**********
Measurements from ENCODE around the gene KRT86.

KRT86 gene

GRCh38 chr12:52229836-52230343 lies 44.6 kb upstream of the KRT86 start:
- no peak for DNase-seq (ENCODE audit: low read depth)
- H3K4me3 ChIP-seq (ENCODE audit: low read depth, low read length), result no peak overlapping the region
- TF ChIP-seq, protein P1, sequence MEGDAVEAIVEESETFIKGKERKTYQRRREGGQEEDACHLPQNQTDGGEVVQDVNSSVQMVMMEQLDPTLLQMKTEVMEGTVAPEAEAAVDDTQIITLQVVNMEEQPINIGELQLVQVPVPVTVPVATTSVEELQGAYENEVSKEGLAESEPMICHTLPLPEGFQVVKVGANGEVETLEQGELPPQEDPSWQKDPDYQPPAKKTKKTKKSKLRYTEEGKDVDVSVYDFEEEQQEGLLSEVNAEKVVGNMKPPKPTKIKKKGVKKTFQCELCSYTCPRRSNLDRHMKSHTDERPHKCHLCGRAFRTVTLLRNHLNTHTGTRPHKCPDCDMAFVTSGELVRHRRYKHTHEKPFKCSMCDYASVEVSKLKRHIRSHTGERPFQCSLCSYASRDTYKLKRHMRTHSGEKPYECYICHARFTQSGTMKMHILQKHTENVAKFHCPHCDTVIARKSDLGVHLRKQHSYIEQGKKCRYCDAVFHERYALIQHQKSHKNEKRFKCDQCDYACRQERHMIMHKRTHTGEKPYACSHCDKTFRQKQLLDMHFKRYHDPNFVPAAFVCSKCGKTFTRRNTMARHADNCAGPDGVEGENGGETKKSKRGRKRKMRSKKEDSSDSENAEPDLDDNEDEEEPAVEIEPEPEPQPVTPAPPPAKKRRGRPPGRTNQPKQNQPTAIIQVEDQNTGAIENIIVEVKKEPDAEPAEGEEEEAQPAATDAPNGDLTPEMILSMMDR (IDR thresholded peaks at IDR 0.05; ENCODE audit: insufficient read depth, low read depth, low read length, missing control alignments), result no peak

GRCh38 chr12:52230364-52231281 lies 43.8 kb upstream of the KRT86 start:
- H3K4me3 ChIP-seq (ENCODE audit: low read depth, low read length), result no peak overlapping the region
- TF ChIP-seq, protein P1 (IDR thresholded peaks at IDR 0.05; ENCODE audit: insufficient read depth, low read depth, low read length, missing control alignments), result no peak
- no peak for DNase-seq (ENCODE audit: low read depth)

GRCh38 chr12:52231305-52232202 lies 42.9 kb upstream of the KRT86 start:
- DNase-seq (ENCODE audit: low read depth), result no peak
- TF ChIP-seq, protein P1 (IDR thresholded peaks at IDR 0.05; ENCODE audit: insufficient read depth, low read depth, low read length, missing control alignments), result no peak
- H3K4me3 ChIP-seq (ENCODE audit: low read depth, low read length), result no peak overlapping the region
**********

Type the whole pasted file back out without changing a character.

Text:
Measurements from ENCODE around the gene KRT86.

KRT86 gene

GRCh38 chr12:52229836-52230343 lies 44.6 kb upstream of the KRT86 start:
- no peak for DNase-seq (ENCODE audit: low read depth)
- H3K4me3 ChIP-seq (ENCODE audit: low read depth, low read length), result no peak overlapping the region
- TF ChIP-seq, protein P1, sequence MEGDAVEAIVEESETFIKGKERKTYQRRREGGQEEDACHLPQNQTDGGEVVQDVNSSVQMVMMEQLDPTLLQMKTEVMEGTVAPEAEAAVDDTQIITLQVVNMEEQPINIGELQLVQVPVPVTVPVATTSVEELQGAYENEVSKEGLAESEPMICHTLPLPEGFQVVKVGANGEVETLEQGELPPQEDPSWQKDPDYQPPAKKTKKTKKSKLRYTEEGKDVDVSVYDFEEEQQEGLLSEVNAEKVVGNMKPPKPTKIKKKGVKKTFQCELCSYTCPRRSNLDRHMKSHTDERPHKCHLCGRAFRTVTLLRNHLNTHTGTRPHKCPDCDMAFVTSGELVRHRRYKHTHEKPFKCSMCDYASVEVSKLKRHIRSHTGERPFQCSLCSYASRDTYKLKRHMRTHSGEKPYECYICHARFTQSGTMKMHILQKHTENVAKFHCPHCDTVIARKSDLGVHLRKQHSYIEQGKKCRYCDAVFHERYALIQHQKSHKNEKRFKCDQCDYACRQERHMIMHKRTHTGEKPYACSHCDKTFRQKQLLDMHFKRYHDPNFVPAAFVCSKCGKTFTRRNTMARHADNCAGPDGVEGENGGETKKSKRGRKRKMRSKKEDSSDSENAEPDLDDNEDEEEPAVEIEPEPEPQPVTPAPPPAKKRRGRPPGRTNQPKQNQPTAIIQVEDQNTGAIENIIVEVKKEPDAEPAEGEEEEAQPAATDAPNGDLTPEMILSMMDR (IDR thresholded peaks at IDR 0.05; ENCODE audit: insufficient read depth, low read depth, low read length, missing control alignments), result no peak

GRCh38 chr12:52230364-52231281 lies 43.8 kb upstream of the KRT86 start:
- H3K4me3 ChIP-seq (ENCODE audit: low read depth, low read length), result no peak overlapping the region
- TF ChIP-seq, protein P1 (IDR thresholded peaks at IDR 0.05; ENCODE audit: insufficient read depth, low read depth, low read length, missing control alignments), result no peak
- no peak for DNase-seq (ENCODE audit: low read depth)

GRCh38 chr12:52231305-52232202 lies 42.9 kb upstream of the KRT86 start:
- DNase-seq (ENCODE audit: low read depth), result no peak
- TF ChIP-seq, protein P1 (IDR thresholded peaks at IDR 0.05; ENCODE audit: insufficient read depth, low read depth, low read length, missing control alignments), result no peak
- H3K4me3 ChIP-seq (ENCODE audit: low read depth, low read length), result no peak overlapping the region